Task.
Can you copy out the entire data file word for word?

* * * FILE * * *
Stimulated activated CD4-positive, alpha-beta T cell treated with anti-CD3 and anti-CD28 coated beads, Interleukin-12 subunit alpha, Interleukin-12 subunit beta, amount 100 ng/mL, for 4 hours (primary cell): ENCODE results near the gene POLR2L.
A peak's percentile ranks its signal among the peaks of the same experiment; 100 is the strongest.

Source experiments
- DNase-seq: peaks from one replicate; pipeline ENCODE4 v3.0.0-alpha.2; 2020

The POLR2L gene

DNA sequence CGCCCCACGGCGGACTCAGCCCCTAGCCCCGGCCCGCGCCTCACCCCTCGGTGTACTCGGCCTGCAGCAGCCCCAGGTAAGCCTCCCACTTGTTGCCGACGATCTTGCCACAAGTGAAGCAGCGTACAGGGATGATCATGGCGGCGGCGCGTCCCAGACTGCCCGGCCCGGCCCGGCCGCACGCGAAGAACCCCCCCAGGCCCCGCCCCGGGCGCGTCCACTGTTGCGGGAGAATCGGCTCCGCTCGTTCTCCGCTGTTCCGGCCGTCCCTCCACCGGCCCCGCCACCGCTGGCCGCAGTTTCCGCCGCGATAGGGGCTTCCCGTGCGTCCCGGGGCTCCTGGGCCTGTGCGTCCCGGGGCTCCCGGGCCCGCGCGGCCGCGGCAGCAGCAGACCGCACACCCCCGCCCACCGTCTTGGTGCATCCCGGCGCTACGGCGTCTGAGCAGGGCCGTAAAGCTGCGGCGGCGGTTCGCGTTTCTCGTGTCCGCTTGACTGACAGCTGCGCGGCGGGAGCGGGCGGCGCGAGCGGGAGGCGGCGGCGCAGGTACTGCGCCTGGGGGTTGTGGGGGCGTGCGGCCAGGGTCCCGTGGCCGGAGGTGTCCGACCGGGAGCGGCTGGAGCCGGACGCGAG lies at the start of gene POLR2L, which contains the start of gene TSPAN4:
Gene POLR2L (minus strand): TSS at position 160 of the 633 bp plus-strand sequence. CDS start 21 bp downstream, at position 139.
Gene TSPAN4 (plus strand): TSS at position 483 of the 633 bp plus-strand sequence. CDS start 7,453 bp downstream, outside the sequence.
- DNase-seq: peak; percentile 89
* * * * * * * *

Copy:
Stimulated activated CD4-positive, alpha-beta T cell treated with anti-CD3 and anti-CD28 coated beads, Interleukin-12 subunit alpha, Interleukin-12 subunit beta, amount 100 ng/mL, for 4 hours (primary cell): ENCODE results near the gene POLR2L.
A peak's percentile ranks its signal among the peaks of the same experiment; 100 is the strongest.

Source experiments
- DNase-seq: peaks from one replicate; pipeline ENCODE4 v3.0.0-alpha.2; 2020

The POLR2L gene

DNA sequence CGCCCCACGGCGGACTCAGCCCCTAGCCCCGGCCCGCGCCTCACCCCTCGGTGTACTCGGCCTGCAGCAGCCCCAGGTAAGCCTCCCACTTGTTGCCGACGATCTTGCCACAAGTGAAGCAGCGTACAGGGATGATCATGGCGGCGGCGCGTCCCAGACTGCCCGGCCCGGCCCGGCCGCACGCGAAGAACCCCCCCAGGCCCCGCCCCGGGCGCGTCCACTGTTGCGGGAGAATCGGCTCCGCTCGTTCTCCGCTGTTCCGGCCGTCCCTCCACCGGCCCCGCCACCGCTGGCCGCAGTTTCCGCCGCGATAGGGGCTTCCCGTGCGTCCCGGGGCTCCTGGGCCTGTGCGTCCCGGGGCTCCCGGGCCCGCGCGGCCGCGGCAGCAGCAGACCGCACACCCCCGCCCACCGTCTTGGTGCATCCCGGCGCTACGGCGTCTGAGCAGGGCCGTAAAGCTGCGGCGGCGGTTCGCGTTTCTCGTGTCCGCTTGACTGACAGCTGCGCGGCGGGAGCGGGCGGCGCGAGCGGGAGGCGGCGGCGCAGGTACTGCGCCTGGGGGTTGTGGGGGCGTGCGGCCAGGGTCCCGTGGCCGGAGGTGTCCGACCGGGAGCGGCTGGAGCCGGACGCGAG lies at the start of gene POLR2L, which contains the start of gene TSPAN4:
Gene POLR2L (minus strand): TSS at position 160 of the 633 bp plus-strand sequence. CDS start 21 bp downstream, at position 139.
Gene TSPAN4 (plus strand): TSS at position 483 of the 633 bp plus-strand sequence. CDS start 7,453 bp downstream, outside the sequence.
- DNase-seq: peak; percentile 89